Degree Type

Dissertation

Date of Award

2009

Degree Name

Doctor of Philosophy

Department

Agricultural Education and Studies

First Advisor

W. Wade Miller

Abstract

We live in the age of ubiquitous and readily accessible information, particularly due to electronic media. This raises the need to reassess traditional diffusion theory, sources of information, and delivery modes. Do agricultural producers favor or need personal human interaction and or analytical interpretation in this new mode? The study surveyed many of the producer grant recipients of a federal program; the Value-Added Agriculture Producer Grants (VAPG) to determine, How do farmers and agribusinesses find, receive, and validate knowledge inputs in a world flooded with ubiquitous data and information? The results of this study relate to agricultural educators who daily must question their own methods as clients or potential clients question the relevance of these educators. The results revealed the use of social networks among these producers is important in obtaining information and making decisions related to their businesses. Producers use networks (virtual and spatial) to learn from one another. They rely on trusted sources and interpersonal communication, which although may be virtual, is still about relationships. Such findings bring focus to the adage that people do business with people. In this electronic age it appears the trust relationship is quite personal and highly valued. The participants indicated that agricultural educators and particularly Extension specialists can play a key role for them by helping them in facilitating social networks and by helping them to fit together what oftentimes appears to be disconnected or irrelevant information.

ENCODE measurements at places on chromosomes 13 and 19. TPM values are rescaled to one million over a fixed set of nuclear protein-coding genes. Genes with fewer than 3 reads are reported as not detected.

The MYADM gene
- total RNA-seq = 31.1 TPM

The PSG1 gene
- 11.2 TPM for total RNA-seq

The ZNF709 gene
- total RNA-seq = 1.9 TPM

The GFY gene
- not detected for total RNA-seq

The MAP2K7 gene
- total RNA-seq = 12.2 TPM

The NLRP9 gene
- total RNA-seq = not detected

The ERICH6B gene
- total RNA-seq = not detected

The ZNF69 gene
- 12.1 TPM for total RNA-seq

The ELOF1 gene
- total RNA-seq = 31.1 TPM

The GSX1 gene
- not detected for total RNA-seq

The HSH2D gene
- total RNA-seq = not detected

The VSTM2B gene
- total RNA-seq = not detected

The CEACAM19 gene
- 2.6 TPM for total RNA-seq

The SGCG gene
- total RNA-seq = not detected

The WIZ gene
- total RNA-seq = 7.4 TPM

DOI

https://doi.org/10.31274/etd-180810-3129

Copyright Owner

Mary Holz-clause

Language

en

Date Available

2012-04-06

File Format

application/pdf

File Size

137 pages

Share

COinS